I realize this topic is politically controversial, but it shouldn't be political. This is a moral issue and a spiritual issue. The topic today is, capital punishment. Sadly, I don't have a solution for this problem. Complaining without offering a solution or at least an alternative is not usually my style, but we have a very strange view of our use of capital punishment compared to other countries who use it. It may simply be our method seems less barbaric to us. China, I believe uses a firing squad, and Saudi, decapitates or stones. I believe several countries flog, but that's a topic for another day. Back to America's use of the death penalty.
Torah does address capital punishment, and instructs it to be done for a number of crimes. Torah actually refers to several sins as punishable by death, usually stoning, but there were other methods specified as well. To get to the actual point here, America has carried out the death penalty, mistakenly. American courts have pronounced the death sentence based upon circumstantial evidence. The system of justice does not always carry out justice and the fact of the matter is, capital punishment carried out by a non-Torah observant people is murder, whether we admit it or not. America is simply an extension of the Roman Empire, while we claim spiritual superiority over other countries. We are looking at serious blood on our hands, if we claim Biblical approval.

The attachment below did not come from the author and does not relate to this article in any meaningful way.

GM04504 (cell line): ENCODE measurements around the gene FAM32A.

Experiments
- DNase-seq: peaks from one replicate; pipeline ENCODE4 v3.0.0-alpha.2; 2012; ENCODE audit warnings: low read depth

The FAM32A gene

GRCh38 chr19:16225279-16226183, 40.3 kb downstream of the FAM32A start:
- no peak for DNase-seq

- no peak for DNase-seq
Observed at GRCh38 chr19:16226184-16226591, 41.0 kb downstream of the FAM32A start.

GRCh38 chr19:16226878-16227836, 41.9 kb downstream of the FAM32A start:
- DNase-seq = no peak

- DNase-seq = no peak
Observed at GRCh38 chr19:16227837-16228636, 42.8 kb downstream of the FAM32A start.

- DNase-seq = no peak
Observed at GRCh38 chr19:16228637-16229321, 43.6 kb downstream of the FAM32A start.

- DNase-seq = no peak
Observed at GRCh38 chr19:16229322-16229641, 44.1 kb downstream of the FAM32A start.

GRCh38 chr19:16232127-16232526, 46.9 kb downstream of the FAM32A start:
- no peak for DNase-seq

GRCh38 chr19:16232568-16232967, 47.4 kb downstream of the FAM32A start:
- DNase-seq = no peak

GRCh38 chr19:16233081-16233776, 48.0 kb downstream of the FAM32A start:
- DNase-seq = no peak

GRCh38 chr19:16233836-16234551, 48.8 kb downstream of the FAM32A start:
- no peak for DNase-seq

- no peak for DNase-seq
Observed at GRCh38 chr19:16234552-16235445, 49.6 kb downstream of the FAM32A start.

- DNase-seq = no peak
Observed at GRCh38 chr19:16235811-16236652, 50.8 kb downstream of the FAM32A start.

I followed a case in Texas, some time back. The father of three little girls was on trial for their death by arson. That was back in my Funeral Director days, so I was no stranger to investigating death. There was just something that seemed to be missing in this case. In a murder case, three aspects are supposed to be established to obtain a guilty conviction. Those are means, motive, and opportunity. I don't remember all the details, now, but I was just sick when he was found guilty and sentenced to death. Something was simply missing in this case. I then remember when he was executed. Our country doesn't seem to have a consistent time table for capital punishment, either. He was on death row for 12 years before his execution. Now, all these years later, it's been proven that the prosecutor withheld crucial evidence that would have cleared him, and the key witness confessed to lying.
In the article, Governor Perry, is mentioned as having no regrets that he didn't grant a stay in the execution. When the Forensic Science Commissioner determined the investigation was faulty, he was replaced. The prosecutor went on to become judge, and retired three years ago. He is now possibly facing disbarment for what he did in the case, but a retired judge has no need of a law license, Governor Perry has no struggle with this injustice, yet an innocent man is still dead.
Although the man mentioned in the link below was not executed, 30 years of his life was literally taken from him.
Since we are not a Torah observant nation, even Israel is not, it seems we'd be better off to simply have life sentences imposed. I've even given some thought to perhaps an island, where those convicted for life would live out their days, working to survive in their own societal standard. A life sentence, not only leaves room to be overturned in the case of error, but also saves the exorbitant cost of appeals in the process of capital punishment. We cannot claim Torah authority to judge, if we are not living by Torah.
Thou shalt not kill. Torah of Holy Scripture
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